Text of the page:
Bob Dylan And Gnosticism Part 1

Bob Dylan And Gnosticism

By Larry Fyffe

A major theme in Bob Dylan’s song lyrics is the employment of religion by authority figures to cover up serreptitious behaviour:

“Big time negotiators, false healers, and women haters
Masters of the bluff, and masters of the proposition
But the enemy I see
Wears a cloak of decency
All nonbelievers and men stealers talkin’ in the name of religion”
(Slow Train)

He points out how the words of the  Bible have been twisted over time to transform a world under Noah’s great rainbow into one painted solely in the white and black of good and evil:

“And God said, ‘Let us make man in our image, after our likeness….
So God created man in his own image, in the image of God created he him; male and female created he them”
(Genesis 1: 26, 27)

The many male writers of the Holy Book, to sanctify masculine dominance, quickly shove this Hermaphrodite God(dess) shrouded in the white mist (see: Robert Graves) and fog into the background, and have female Eve instead carved out of the side of male Adam, and then later the male Jesus mysteriously becomes one and the same with God in some other-worldly existence – a template for how human life ought to be structured on Earth.

That religion is employed to shore up any changing of the guard, Dylan has little doubt:

“Through many a dark hour
I’ve been thinking ’bout this
That Jesus Christ
Was betrayed by a kiss
But I can’t think for you
You’ll to decide
Whether Jesus Iscariot
Had God on his side”
(Bob Dylan: With God On Our Sude)

And as a questioner himself of the status quo (Judaism’s High Priests  challenged by upstart Christianity), Dylan is not surprised to find the presence of an androgynous spirit still hanging on in spite of the changing of the guard.

“Well, the hobo jumped up
He came down naturally
After he stole my baby
Then he tried to steal me
But I’m pledging my time to you
Hopin’ you’ll come through too”
(Bob Dylan: Pledging My Time)

Dylan has friends thusly oriented, so it seems in lyrics that are somewhat double-edged:

“Queen Mary, she’s my friend
Yes, I believe I’ll go see her again
Nobody has to guess
That Baby can’t be blessed
Till she sees finds that she’s like all the rest
With her fog, her amphetamines, and her perils”
(Bob Dylan: Just Like A Woman)

More song lyrics; this time not too fogged-up:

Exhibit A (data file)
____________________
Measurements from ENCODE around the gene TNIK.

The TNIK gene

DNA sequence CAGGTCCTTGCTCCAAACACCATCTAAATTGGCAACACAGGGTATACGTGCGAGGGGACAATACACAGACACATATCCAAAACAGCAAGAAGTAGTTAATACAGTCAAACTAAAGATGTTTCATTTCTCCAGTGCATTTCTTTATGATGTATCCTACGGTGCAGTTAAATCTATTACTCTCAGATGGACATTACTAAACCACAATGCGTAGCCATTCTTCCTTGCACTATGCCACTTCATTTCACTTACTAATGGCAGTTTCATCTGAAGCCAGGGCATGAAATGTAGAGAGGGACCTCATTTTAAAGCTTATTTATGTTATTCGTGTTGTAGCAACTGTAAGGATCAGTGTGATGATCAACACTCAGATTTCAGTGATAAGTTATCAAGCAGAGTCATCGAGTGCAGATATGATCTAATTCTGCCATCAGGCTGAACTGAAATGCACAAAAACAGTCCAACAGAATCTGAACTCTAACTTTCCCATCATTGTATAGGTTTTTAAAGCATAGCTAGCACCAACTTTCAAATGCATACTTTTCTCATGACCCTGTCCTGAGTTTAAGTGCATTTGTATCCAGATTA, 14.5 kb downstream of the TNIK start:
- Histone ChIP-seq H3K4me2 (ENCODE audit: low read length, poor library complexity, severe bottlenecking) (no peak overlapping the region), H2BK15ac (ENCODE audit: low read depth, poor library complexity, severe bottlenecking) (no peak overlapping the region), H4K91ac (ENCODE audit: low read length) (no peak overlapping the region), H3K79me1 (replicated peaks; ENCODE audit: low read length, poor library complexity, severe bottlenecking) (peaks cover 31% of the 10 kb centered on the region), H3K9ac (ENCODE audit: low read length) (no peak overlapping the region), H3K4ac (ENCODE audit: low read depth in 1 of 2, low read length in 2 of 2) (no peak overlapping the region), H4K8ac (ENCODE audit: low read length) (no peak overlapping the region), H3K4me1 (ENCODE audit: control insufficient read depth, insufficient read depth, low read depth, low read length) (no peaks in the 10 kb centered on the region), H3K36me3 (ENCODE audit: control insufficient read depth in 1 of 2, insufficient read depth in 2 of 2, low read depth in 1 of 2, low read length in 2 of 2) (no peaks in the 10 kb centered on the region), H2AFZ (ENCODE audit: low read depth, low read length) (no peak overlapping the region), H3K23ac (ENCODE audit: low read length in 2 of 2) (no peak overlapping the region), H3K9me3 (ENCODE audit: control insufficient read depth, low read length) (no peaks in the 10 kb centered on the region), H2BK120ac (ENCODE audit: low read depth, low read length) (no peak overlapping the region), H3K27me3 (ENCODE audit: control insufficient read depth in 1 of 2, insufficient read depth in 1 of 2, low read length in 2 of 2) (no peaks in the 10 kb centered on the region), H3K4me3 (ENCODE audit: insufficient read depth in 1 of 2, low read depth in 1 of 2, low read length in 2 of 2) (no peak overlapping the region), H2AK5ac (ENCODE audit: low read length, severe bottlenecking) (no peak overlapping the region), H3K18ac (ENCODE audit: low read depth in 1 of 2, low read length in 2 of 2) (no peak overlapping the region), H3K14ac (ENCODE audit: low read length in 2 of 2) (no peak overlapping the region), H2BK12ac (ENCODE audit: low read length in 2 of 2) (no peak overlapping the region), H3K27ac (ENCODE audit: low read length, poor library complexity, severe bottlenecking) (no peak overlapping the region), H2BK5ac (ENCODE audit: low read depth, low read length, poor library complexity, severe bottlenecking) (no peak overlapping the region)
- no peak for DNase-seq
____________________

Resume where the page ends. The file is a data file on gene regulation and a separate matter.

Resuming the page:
“Well, the sword-swallower, he comes up to you, and then he kneels
He crosses himself and then he clicks his high heels
And without further notice, he asks you how it feels
And he says, ‘Here is your throat back,
thanks for the loan’ “
(Bob Dyan: Ballad Of A Thin Man)

From such topics, Dylan does not shy:

“Tweeter was a Boy Scout ‘fore he went to Vietnam
And found out the hard way, nobody gives a damn
They knew that they found freedom just across the Jersey line
So they hopped into a stolen car, took Highway 99″
(Bob Dylan: Tweeter And The Monkey Man)

Perhaps suggesting Tweeter suffered a war injury.

Concerning women infused with the spirit of Hermaphrodite, Dylan’s appears somewhat frustrated:

“Rita May, Rita May
How’d you ever get that way?
When do you ever see the light?
Don’t you ever feel a fright?
You got me burnin’, and I’m turnin’
But I know I must be learnin’
Rita May”
(Bob Dylan: Rita May)

“When do you ever see the light?”: This is where the mystical Gnosticism of Swedenborg comes into play: a Godhead far from the Universe has spread out light so far that some sparks of its complete nature are able to light up within materialized individuals on Earth who are lucky enough to have this happen; there is no sin, no evil, only ignorance of the Godhead; blocked off mostly, but sometimes assisted, by the different types of fragments floating around.

Part 2 of Dylan and Gnosticism appears here:

What is on the site

1: Over 450 reviews of Dylan songs.  There is an index to these in alphabetical order on the home page and an index to the songs in the order they were written in the Chronology Pages.

2: The Chronology.  We’ve taken all the songs we can find recordings of and put them in the order they were written (as far as possible) not in the order they appeared on albums.  The chronology is more or less complete and is now linked to all the reviews on the site.  We have also recently started to produce overviews of Dylan’s work year by year.     The index to the chronologies is here.

3: Bob Dylan’s themes.  We publish a wide range of articles about Bob Dylan and his compositions.  There is an index here.

4:   The Discussion Group    We now have a discussion group “Untold Dylan” on Facebook.  Just type the phrase “Untold Dylan” in, on your Facebook page or follow this link 

5:  Bob Dylan’s creativity.   We’re fascinated in taking the study of Dylan’s creative approach further.  The index is in Dylan’s Creativity.

6: You might also like: A classification of Bob Dylan’s songs and partial Index to Dylan’s Best Opening Lines

And please do note   The Bob Dylan Project, which lists every Dylan song in alphabetical order, and has links to licensed recordings and performances by Dylan and by other artists, is starting to link back to our reviews.


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